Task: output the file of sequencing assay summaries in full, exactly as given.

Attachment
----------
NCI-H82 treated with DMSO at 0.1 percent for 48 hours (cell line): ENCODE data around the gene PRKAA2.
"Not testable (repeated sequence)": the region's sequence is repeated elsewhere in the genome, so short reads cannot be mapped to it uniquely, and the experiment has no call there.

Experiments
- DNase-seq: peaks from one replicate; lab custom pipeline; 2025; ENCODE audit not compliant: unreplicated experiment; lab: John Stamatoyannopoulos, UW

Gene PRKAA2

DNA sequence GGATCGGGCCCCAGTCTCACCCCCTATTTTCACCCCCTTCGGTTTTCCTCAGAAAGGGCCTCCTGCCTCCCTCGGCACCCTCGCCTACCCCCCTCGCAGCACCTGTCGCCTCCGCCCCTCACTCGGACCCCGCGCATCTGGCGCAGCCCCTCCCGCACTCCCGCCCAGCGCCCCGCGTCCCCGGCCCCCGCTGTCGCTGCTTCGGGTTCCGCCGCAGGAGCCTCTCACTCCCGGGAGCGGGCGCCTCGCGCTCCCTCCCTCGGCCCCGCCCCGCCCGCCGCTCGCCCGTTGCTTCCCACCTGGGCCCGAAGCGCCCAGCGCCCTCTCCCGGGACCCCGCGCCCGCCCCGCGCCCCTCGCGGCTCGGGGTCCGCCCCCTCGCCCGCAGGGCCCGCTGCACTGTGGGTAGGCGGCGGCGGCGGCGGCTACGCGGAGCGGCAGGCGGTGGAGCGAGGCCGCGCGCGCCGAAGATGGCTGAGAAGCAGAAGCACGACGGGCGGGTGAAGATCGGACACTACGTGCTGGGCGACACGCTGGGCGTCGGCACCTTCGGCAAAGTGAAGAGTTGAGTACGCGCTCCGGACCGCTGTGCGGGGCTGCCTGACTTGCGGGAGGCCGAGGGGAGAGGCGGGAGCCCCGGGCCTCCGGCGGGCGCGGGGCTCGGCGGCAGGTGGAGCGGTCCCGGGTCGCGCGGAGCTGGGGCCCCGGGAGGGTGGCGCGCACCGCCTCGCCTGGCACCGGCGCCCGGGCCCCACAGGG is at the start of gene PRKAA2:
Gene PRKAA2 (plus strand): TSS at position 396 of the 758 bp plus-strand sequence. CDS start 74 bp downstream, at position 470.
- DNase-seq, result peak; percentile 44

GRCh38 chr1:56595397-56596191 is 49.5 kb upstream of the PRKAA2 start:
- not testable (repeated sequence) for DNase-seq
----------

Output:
NCI-H82 treated with DMSO at 0.1 percent for 48 hours (cell line): ENCODE data around the gene PRKAA2.
"Not testable (repeated sequence)": the region's sequence is repeated elsewhere in the genome, so short reads cannot be mapped to it uniquely, and the experiment has no call there.

Experiments
- DNase-seq: peaks from one replicate; lab custom pipeline; 2025; ENCODE audit not compliant: unreplicated experiment; lab: John Stamatoyannopoulos, UW

Gene PRKAA2

DNA sequence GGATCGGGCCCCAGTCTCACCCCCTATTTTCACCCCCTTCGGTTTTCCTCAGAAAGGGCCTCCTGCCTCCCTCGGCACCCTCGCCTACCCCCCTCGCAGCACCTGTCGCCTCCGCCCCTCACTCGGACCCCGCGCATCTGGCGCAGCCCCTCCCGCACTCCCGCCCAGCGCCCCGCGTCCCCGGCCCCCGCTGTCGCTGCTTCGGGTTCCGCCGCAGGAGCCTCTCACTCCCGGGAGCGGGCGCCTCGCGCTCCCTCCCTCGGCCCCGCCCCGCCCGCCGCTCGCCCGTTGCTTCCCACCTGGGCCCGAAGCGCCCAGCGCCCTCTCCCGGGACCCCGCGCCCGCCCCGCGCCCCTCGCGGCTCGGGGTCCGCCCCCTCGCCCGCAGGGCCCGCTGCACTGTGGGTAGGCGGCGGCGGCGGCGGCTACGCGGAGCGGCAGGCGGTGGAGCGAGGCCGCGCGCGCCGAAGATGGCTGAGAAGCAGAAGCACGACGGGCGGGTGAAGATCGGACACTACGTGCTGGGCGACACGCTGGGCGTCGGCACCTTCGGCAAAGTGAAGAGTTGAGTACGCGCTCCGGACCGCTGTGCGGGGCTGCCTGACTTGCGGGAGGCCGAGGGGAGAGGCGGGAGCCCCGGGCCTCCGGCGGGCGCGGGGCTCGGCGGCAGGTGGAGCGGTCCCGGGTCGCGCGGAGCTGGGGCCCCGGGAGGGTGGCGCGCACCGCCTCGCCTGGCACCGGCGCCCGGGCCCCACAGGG is at the start of gene PRKAA2:
Gene PRKAA2 (plus strand): TSS at position 396 of the 758 bp plus-strand sequence. CDS start 74 bp downstream, at position 470.
- DNase-seq, result peak; percentile 44

GRCh38 chr1:56595397-56596191 is 49.5 kb upstream of the PRKAA2 start:
- not testable (repeated sequence) for DNase-seq